Some time ago, I wrote that I’d rather eat my hat than read this book, or some such nonsense. As a British person, I have always been slightly envious of the Irish for occupying the number-one spot in all Germans’ mental charts of their favourite foreigners. And this particular book seemed to be the reason for – or at the least the main symptom of – that affection. Add to that a pointless truculence towards reading any author on my university syllabus, and it seemed unlikely that I would ever dip into Böll’s Irish Journal.
But Melville House has been re-releasing much of Böll’s work in English translation, and it seemed to make sense for me to review something I hadn’t previously read. So why not dive in at the deep end and go for a book I felt had been niggling at me for about twenty years?
In fact it was a revealing experience. Firstly because it reminded me that Böll was simply an excellent craftsman. He could be an angry polemicist making a point through fiction, something he did very well – and that is what we read as undergraduates. But what was obscured at the time, very possibly by my undergraduate-level German skills, was that he also wrote beautifully. Leila Vennewitz’s translation is genuinely pretty, bringing out all the sublime sentimentality of Böll’s language. One of many stand-out examples:
…this clear, cold light does not penetrate the sea: it merely clings to its surface, as water clings to glass, gives the beach a soft rust color, lies on the bog like mildew…
And the other reason I found it revealing was that it does seem to have had a formative influence on several generations of Germans. I even found things in the book that people have been telling me for years:
…here on this island, then, live the only people in Europe that never set out to conquer, although they were conquered several times, by Danes, Normans, Englishmen – all they sent out was priests, monks, missionaries who, by way of this strange detour via Ireland, brought the spirit of Thebaic asceticism to Europe…
- something that the Germans find particularly fun to rub in English faces while still savouring their own sense of national guilt.
The journal consists of a variety of short pieces on Ireland that Böll wrote for the Frankfurter Allgemeine. His first visit to Ireland was in 1954, staying on Achill Island off County Mayo, and this is the time and place he describes – a country of extreme poverty, strict Catholicism and much rain. We see the place through the eyes of a 40-year-old paterfamilias, so there is a good deal of celebration of whiskey and cigarettes by the fireside. But he also appreciates the Irish sense of humour and the pretty women, and being a German he marvels at the way things run without the slightest bit of efficiency but still get done.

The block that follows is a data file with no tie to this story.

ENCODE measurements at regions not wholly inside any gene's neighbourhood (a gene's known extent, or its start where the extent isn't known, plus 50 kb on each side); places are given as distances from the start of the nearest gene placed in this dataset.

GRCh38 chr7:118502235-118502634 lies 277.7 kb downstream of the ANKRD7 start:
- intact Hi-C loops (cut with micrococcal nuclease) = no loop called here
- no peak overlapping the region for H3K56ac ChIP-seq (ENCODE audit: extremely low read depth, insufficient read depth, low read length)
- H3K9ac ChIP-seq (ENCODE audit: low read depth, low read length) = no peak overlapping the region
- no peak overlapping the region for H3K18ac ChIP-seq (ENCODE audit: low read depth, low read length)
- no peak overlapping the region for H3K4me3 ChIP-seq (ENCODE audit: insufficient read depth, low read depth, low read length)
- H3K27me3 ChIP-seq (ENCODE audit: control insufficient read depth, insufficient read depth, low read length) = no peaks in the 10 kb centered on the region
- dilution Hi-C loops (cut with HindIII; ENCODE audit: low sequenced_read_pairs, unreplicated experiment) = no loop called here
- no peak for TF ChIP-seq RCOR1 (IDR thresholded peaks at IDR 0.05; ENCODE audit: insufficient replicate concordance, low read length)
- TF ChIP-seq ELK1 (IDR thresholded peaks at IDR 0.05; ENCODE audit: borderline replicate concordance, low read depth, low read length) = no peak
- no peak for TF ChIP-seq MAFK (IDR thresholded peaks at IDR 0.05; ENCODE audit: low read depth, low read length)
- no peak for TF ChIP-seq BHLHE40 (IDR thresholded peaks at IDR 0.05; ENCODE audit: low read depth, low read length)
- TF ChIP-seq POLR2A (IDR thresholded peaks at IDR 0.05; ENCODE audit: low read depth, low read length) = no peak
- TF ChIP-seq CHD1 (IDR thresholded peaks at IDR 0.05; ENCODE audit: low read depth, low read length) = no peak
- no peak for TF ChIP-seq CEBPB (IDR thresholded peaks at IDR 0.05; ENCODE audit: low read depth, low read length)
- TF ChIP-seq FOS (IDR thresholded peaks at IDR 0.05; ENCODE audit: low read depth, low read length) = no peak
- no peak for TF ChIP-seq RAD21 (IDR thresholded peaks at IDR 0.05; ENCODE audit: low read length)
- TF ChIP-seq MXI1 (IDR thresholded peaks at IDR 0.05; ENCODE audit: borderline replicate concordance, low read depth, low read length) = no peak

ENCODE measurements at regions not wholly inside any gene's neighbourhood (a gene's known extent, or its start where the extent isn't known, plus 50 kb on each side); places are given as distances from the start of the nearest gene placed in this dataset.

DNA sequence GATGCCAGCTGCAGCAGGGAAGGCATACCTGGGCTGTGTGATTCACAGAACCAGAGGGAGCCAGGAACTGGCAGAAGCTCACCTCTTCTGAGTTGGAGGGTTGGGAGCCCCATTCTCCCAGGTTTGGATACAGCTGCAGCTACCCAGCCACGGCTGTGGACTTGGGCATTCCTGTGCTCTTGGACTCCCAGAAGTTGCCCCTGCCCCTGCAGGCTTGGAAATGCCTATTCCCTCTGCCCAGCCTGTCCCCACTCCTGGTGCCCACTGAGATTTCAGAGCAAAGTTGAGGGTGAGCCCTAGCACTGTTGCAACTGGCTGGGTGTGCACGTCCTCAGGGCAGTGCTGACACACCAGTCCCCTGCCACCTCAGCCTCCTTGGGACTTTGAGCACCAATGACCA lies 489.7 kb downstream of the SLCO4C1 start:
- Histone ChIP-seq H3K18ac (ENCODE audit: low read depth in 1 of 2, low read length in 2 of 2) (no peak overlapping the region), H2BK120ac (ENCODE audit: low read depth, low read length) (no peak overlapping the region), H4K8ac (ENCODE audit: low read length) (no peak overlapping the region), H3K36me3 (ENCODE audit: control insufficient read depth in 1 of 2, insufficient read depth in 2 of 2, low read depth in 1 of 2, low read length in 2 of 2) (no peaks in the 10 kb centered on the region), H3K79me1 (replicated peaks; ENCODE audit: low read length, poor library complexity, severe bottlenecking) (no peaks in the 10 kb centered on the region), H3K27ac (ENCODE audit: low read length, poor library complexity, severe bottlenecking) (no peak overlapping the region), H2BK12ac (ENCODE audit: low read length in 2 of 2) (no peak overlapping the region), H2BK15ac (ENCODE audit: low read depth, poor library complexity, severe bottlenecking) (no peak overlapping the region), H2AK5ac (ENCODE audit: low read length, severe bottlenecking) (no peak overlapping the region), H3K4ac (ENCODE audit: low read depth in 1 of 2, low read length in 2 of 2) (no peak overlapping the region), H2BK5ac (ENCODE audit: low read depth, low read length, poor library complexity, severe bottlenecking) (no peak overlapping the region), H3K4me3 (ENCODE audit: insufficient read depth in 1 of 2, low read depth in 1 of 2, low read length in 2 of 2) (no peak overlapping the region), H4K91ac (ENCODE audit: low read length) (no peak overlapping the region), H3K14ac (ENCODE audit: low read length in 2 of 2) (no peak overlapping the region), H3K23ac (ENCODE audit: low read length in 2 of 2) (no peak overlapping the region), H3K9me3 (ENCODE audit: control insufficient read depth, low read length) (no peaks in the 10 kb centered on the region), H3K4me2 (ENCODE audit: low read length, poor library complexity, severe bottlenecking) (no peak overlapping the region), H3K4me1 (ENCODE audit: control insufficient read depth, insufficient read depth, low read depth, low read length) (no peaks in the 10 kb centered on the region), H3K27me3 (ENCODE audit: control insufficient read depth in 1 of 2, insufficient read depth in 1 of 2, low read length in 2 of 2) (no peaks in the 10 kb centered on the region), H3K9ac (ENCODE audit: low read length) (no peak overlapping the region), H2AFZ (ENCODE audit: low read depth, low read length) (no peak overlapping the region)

One aspect I found particularly interesting was the way Böll dwells on Ireland’s mass emigration. By the mid-1950s, the West German economy was in the midst of its miracle. Böll seems fascinated by the poverty he sees in Dublin and the rest of the country, focusing on details such as safety pins and then string used to hold clothes together. But that poverty seems to be an honourable one to him, resulting from overcrowding and a lack of resources. He sees the direct link to the widespread emigration, which he describes in very emotional terms, evoking many tearful farewells and abandoned houses. I was tempted to contrast it to emigration from Germany under the Nazis, although Böll never does so directly.
I would have found the book a fascinating and eminently readable outsider’s portrait, were it not for the epilogue that Heinrich Böll added in 1967. As Hugo Hamilton points out in his beautifully written introduction – in which he neatly balances interesting stuff about himself with interesting stuff about the book itself – he “records the grip of the Catholic Church on Irish society” in the journal itself. Yet he does so entirely uncritically. And it was his epilogue that really opened my eyes to that complacent view, because here Böll comments with horror on the arrival of the birth-control pill in Ireland. While even admitting that it might free the women from having quite so many babies and the country from over-population, he writes, “…this something absolutely paralyzes me: the prospect that fewer children might be born in Ireland fills me with dismay.” How sad that a writer capable of such critical faculty when it came to his own country failed to apply that to Ireland.
So, read the Irish Journal to find out what clichés the Germans still hold dear about Ireland, and to some extent what Ireland was like in the mid-1950s. But do bear in mind that it’s all rather reminiscent of a BBC costume drama featuring craggy character actors as The Priest, The Doctor’s Wife, The Drinker, The Post-Office Girl and The Bus Driver. Delightfully nostalgic stuff, very well done, but perhaps not exactly educational.